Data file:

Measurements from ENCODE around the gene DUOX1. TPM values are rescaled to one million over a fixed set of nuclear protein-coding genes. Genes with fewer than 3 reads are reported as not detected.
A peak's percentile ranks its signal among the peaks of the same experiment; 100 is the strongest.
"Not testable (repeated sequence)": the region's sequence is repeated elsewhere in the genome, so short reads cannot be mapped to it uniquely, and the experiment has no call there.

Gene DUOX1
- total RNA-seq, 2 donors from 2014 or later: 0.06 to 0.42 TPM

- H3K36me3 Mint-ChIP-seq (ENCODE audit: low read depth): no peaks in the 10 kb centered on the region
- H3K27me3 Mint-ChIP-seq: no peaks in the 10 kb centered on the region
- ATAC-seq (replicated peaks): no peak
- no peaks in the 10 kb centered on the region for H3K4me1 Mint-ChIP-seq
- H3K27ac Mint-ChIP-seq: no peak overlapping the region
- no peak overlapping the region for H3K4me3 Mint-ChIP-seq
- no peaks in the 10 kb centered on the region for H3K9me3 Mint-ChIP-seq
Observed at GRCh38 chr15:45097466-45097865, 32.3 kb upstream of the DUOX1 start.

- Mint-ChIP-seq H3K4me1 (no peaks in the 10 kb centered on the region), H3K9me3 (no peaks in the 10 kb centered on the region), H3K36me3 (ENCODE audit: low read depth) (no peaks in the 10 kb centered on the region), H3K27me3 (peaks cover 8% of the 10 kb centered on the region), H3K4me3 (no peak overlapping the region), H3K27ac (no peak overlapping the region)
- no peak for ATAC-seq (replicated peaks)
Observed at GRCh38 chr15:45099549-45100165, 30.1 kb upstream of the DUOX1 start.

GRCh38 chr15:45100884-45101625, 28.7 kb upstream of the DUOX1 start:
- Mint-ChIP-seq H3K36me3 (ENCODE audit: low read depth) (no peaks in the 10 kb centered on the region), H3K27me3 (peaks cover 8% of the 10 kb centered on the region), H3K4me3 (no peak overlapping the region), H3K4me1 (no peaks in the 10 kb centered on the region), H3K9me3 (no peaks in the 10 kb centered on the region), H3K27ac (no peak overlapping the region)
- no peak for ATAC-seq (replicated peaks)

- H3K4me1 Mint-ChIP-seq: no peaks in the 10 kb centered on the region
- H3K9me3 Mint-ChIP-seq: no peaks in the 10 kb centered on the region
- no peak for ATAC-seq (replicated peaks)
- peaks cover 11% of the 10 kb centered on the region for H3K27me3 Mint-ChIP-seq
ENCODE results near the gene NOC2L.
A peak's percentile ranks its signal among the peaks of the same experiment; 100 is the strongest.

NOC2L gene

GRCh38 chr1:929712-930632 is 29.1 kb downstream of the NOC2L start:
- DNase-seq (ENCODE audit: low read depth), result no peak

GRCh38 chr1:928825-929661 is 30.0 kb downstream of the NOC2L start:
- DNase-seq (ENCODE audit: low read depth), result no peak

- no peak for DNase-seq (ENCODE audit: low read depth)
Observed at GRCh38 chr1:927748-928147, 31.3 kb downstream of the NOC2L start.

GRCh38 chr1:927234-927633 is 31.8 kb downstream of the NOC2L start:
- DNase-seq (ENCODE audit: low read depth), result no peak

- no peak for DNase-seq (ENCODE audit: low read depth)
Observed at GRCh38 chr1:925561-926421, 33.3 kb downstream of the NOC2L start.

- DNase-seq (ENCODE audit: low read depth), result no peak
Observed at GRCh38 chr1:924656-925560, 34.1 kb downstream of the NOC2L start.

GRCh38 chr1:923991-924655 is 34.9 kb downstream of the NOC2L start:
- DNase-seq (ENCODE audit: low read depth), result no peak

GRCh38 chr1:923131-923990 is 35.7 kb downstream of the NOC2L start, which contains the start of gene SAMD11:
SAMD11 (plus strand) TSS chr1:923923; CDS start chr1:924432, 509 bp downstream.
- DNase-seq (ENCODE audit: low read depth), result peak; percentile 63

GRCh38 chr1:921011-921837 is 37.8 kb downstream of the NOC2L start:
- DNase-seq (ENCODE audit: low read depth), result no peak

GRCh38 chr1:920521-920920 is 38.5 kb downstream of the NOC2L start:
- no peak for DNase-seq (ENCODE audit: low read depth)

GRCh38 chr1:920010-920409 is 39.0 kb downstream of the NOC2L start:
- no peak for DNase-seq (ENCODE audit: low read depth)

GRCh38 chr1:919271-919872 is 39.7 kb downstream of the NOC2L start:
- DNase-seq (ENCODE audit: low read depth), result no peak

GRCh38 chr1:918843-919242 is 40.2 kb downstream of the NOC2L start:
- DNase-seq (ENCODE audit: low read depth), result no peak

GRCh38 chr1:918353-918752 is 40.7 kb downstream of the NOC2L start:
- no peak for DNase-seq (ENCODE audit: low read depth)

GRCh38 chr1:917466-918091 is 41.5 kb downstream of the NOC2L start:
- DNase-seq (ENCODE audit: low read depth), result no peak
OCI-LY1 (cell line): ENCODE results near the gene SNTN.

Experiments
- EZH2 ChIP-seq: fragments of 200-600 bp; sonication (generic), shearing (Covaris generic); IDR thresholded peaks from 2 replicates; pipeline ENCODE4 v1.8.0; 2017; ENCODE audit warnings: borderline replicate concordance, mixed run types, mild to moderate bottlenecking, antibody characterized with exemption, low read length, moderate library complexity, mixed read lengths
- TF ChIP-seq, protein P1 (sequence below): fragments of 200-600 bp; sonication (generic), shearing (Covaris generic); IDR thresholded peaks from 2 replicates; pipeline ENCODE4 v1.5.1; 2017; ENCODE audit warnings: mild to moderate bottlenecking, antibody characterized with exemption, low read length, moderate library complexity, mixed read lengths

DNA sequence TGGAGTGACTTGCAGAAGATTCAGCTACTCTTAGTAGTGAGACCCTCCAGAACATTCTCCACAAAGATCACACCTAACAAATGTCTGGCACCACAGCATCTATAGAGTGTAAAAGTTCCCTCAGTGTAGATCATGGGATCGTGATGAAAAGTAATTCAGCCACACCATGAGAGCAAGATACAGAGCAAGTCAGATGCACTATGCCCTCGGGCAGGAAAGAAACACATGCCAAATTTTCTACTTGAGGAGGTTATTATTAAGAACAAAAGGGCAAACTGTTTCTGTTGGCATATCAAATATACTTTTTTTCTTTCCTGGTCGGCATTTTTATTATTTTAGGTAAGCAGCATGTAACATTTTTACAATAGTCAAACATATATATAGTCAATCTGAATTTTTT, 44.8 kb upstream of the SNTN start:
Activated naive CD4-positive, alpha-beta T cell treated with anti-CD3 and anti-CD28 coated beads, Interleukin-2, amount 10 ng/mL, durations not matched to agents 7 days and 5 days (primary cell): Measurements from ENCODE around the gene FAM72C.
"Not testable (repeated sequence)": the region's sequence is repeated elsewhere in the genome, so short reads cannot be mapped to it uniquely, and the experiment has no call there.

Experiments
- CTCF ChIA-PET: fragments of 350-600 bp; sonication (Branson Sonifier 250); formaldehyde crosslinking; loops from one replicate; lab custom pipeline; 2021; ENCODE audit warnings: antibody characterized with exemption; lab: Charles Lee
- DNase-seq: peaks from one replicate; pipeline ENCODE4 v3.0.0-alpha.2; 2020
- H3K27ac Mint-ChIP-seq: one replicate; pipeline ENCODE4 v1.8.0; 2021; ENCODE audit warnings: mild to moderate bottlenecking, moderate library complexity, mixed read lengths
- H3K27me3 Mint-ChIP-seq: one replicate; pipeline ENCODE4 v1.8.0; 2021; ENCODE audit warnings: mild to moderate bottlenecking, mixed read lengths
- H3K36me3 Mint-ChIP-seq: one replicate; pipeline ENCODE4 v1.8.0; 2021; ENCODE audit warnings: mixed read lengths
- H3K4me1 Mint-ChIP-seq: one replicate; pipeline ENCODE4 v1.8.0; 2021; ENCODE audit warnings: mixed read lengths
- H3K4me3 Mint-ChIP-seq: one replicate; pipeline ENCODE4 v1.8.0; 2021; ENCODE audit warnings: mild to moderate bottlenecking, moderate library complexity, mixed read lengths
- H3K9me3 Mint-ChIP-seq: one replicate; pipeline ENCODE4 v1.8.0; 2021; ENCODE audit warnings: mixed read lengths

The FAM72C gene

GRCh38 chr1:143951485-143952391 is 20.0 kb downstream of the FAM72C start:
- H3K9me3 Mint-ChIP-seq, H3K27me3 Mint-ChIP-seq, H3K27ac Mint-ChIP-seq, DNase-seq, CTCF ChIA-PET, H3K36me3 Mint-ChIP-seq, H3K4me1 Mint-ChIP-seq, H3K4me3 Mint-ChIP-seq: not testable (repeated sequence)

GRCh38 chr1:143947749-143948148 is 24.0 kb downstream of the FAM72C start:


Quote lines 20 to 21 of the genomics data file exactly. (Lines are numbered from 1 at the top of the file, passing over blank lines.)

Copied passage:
- H3K4me1 Mint-ChIP-seq: no peaks in the 10 kb centered on the region
- H3K9me3 Mint-ChIP-seq: no peaks in the 10 kb centered on the region